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Blu-ray Disc Released: 4/9/2013
All Ratings out of
Review by Mike Long, Posted by 4/10/2013
In my recent review forStorage 24, I brought up the question of whether or not filmmakers strive for originality when they make a movie, and I still hope that the answer to the question is "Yes". (Although the cultural landscape would seem to suggest that this isn't the case.) The least that someone could do would be to take an older idea and place a new spin on it. I would guess that's what the makers of Crush thought that they were doing. They wanted to take a very familiar storyline and try to do something different with it. However, the result feels like more of the same.
Scott (Lucas Til) is a high school soccer star who has a very bright future until he hurts his knee at a party. However, he's determined to rehab his leg and get back out onto the field. He spends much of his time with Jules (Sarah Bolger), but sees her as just a friend. Bess (Crystal Reed) is one of Scott's classmates and she appears to be obsessed with him, as she stares at him in class and even takes his refuse from the trash can. Bess is friends with Jeffrey (Reid Ewing) who clearly wants to be more than friends, but Bess spurns his advances. Bess works at a comic book and record store with Andie (Caitriona Balfe) and David (Leigh Whannell), who try to give her relationship advice. All of these love triangles suddenly take a backseat to the fact that someone is stalking Scott and attacking his detractors or those who are close to him. As Scott begins to realize this, he starts to question the sanity of all of those around him, and Bess' odd behavior becomes more and more evident.
Kudos to Crush for having the nerve and the smarts to open with a shocking scene. It's nothing flamboyant or over the top. It's a small scene and you may turn to the person next you and, in a joking manner, predict what is going to happen and bam! the scene actually pulls the trigger on the last thing we expect to see. Unfortunately, Crush goes downhill from there. The film plays like a take on Fatal Attraction or more specifically Swimfan, where a high school athlete is pursued by an admirer. But, in both of those aforementioned films, the male and female share an intimate moment and the female becomes obsessed. Here, Scott is the seemingly innocent victim of a true stalking. (Crush was written by Sonny Mallhi, who also wroteThe Roommate, which was a re-working of Single White Female.)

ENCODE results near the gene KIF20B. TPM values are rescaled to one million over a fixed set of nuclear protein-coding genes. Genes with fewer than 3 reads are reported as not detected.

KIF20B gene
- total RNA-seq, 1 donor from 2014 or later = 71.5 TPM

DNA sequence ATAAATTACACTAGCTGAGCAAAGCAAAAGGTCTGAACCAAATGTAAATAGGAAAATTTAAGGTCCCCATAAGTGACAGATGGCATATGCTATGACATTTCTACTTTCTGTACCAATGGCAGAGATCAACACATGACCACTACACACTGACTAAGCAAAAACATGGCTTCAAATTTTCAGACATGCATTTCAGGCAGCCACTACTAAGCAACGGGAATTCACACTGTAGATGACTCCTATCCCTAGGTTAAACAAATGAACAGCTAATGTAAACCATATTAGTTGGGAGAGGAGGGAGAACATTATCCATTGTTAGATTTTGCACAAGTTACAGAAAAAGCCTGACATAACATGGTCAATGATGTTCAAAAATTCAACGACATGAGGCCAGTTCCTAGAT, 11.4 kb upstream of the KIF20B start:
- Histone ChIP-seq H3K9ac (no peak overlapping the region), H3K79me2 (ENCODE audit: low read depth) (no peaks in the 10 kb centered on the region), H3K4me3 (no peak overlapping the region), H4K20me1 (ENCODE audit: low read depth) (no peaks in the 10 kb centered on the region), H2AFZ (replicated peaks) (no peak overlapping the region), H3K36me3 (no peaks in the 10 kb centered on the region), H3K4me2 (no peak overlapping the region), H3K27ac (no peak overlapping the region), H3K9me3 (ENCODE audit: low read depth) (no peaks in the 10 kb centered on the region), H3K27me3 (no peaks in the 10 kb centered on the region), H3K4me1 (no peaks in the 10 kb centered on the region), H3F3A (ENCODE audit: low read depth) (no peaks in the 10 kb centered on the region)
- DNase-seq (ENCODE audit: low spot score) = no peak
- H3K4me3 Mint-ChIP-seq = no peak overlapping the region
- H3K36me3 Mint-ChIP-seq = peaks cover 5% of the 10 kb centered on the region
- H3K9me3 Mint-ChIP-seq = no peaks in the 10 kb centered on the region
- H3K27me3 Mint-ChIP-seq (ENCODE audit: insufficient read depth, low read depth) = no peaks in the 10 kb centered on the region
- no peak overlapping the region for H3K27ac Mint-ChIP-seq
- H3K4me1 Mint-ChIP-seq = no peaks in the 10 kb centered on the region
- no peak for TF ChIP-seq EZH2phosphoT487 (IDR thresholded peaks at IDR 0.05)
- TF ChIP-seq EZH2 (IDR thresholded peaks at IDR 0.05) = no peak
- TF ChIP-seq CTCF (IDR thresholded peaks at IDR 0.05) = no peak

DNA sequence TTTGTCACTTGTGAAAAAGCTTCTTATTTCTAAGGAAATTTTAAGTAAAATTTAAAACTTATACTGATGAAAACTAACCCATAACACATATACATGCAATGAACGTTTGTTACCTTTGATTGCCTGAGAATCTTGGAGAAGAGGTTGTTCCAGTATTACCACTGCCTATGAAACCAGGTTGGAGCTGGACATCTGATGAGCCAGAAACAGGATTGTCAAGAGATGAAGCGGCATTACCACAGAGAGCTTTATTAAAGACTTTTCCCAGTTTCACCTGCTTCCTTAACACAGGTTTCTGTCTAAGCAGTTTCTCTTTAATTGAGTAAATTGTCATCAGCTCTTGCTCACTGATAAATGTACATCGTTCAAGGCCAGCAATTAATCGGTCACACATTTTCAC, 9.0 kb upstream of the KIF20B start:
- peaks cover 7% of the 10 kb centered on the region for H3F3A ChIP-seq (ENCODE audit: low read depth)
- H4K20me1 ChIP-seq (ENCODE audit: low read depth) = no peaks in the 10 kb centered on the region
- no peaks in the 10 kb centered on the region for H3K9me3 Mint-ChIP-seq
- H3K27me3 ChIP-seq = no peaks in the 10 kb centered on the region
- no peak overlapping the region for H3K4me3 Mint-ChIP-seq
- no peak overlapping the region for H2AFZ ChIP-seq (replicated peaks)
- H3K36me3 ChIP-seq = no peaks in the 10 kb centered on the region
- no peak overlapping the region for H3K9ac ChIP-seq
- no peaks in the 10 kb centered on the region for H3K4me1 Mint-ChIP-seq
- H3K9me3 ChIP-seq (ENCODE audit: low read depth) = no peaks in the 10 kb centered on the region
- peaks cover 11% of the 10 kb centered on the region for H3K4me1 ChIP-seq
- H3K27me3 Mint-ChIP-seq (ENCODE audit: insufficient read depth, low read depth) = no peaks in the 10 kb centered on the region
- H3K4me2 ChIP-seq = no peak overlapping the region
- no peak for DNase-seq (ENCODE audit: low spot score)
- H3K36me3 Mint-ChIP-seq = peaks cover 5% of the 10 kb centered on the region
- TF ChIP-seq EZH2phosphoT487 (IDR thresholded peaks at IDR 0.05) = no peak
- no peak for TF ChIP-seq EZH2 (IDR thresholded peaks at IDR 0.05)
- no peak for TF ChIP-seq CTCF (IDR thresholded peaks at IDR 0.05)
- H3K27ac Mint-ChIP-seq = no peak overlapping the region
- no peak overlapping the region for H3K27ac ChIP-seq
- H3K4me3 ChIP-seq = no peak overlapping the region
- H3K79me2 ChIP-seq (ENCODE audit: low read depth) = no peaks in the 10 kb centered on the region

The movie decides to extrapolate on this idea by making it a mystery. It seems that everyone in the film has a reason to either be in love with or to dislike Scott, so it could be one of many people who is paying way too much attention to him. The problem with this is twofold. First, the movie doesn't really let us know that it's a mystery until near the end of the first act. The film is chock full of red herrings and it is clearly leading us down one path when it suddenly says, "Nope, whatever you think is happening ain't happening." This is followed by more and more misleading scenes where we see how everyone's lives entwine. The film's other problem is a doozy -- When the mystery is revealed, it doesn't ring true. The movie spends its whole time setting up several ideas and the one with which it decides to go doesn't feel right at all.